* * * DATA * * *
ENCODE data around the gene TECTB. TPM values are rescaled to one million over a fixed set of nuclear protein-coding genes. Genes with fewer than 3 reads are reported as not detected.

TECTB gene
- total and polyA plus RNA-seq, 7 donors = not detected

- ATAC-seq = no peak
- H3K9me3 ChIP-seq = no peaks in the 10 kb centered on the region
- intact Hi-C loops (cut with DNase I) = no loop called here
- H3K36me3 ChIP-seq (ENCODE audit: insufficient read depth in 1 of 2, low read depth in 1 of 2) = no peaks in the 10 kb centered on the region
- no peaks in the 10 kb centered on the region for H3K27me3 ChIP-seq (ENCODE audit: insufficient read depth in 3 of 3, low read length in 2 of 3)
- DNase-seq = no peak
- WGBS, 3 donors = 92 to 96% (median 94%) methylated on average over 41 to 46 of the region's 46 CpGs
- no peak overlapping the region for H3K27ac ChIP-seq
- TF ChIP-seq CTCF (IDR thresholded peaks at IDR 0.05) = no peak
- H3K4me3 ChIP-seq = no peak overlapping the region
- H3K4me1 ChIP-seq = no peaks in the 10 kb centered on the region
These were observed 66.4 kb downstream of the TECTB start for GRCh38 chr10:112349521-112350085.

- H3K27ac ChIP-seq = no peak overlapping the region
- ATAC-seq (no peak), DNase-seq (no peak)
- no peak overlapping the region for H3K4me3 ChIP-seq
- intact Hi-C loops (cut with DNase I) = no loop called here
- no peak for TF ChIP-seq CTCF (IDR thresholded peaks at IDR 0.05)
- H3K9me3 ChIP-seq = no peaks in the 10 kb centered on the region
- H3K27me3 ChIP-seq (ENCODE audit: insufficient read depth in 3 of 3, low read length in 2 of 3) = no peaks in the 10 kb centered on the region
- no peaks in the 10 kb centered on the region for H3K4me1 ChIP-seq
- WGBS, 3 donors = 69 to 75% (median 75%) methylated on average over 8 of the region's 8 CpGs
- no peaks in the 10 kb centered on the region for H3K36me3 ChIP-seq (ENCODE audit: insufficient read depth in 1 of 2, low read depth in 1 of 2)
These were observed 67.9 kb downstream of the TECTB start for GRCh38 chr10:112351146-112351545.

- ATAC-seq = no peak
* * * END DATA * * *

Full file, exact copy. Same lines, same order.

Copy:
ENCODE data around the gene TECTB. TPM values are rescaled to one million over a fixed set of nuclear protein-coding genes. Genes with fewer than 3 reads are reported as not detected.

TECTB gene
- total and polyA plus RNA-seq, 7 donors = not detected

- ATAC-seq = no peak
- H3K9me3 ChIP-seq = no peaks in the 10 kb centered on the region
- intact Hi-C loops (cut with DNase I) = no loop called here
- H3K36me3 ChIP-seq (ENCODE audit: insufficient read depth in 1 of 2, low read depth in 1 of 2) = no peaks in the 10 kb centered on the region
- no peaks in the 10 kb centered on the region for H3K27me3 ChIP-seq (ENCODE audit: insufficient read depth in 3 of 3, low read length in 2 of 3)
- DNase-seq = no peak
- WGBS, 3 donors = 92 to 96% (median 94%) methylated on average over 41 to 46 of the region's 46 CpGs
- no peak overlapping the region for H3K27ac ChIP-seq
- TF ChIP-seq CTCF (IDR thresholded peaks at IDR 0.05) = no peak
- H3K4me3 ChIP-seq = no peak overlapping the region
- H3K4me1 ChIP-seq = no peaks in the 10 kb centered on the region
These were observed 66.4 kb downstream of the TECTB start for GRCh38 chr10:112349521-112350085.

- H3K27ac ChIP-seq = no peak overlapping the region
- ATAC-seq (no peak), DNase-seq (no peak)
- no peak overlapping the region for H3K4me3 ChIP-seq
- intact Hi-C loops (cut with DNase I) = no loop called here
- no peak for TF ChIP-seq CTCF (IDR thresholded peaks at IDR 0.05)
- H3K9me3 ChIP-seq = no peaks in the 10 kb centered on the region
- H3K27me3 ChIP-seq (ENCODE audit: insufficient read depth in 3 of 3, low read length in 2 of 3) = no peaks in the 10 kb centered on the region
- no peaks in the 10 kb centered on the region for H3K4me1 ChIP-seq
- WGBS, 3 donors = 69 to 75% (median 75%) methylated on average over 8 of the region's 8 CpGs
- no peaks in the 10 kb centered on the region for H3K36me3 ChIP-seq (ENCODE audit: insufficient read depth in 1 of 2, low read depth in 1 of 2)
These were observed 67.9 kb downstream of the TECTB start for GRCh38 chr10:112351146-112351545.

- ATAC-seq = no peak